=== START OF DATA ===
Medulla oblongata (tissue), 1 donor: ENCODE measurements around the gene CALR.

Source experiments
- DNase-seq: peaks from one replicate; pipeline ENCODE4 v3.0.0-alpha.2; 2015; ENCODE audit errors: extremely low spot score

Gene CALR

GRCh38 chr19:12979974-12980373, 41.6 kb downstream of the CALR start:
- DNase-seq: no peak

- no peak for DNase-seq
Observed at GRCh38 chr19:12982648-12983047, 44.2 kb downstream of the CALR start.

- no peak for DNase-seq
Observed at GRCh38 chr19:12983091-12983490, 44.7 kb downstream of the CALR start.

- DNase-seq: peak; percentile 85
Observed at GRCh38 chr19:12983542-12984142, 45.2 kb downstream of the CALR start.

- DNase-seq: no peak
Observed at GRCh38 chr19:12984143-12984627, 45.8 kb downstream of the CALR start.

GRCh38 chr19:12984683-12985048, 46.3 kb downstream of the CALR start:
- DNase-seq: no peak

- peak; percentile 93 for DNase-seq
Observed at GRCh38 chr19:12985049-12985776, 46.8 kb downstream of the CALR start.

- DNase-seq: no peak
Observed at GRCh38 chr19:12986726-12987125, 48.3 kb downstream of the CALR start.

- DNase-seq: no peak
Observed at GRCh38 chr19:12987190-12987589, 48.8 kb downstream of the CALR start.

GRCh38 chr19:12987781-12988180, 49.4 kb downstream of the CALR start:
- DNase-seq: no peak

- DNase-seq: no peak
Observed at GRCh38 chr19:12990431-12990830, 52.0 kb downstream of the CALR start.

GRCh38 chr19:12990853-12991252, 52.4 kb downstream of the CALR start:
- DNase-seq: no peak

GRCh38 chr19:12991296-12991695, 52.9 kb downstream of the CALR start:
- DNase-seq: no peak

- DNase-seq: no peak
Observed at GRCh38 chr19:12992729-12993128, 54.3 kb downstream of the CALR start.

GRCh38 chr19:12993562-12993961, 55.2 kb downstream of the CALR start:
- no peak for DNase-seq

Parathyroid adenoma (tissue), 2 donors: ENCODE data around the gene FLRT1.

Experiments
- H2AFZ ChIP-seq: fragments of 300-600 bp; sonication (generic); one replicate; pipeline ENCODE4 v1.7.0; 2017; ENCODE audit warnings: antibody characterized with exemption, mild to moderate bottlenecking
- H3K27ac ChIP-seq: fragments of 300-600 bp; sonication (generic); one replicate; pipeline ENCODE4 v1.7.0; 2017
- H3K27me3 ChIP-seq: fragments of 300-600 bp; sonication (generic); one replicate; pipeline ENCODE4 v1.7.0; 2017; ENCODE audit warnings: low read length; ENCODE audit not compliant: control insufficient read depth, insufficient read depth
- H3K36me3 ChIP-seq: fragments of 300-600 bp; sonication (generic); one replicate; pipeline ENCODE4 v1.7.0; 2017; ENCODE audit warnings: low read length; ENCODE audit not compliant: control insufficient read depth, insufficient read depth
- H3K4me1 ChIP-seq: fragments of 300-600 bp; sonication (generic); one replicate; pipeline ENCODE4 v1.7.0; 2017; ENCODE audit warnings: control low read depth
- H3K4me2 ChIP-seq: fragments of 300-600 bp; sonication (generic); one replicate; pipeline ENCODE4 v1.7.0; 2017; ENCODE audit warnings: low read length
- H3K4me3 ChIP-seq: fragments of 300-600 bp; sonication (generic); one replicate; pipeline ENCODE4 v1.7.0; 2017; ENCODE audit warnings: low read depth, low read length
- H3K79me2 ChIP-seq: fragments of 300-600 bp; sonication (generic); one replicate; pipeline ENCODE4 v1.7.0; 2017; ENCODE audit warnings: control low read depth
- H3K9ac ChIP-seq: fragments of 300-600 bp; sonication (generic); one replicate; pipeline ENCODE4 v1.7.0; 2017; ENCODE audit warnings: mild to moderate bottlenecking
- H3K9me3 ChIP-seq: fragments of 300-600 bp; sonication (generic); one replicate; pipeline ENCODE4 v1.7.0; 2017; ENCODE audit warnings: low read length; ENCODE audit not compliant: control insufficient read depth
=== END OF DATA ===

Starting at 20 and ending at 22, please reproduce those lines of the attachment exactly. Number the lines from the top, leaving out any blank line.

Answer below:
Observed at GRCh38 chr19:12986726-12987125, 48.3 kb downstream of the CALR start.

- DNase-seq: no peak
Observed at GRCh38 chr19:12987190-12987589, 48.8 kb downstream of the CALR start.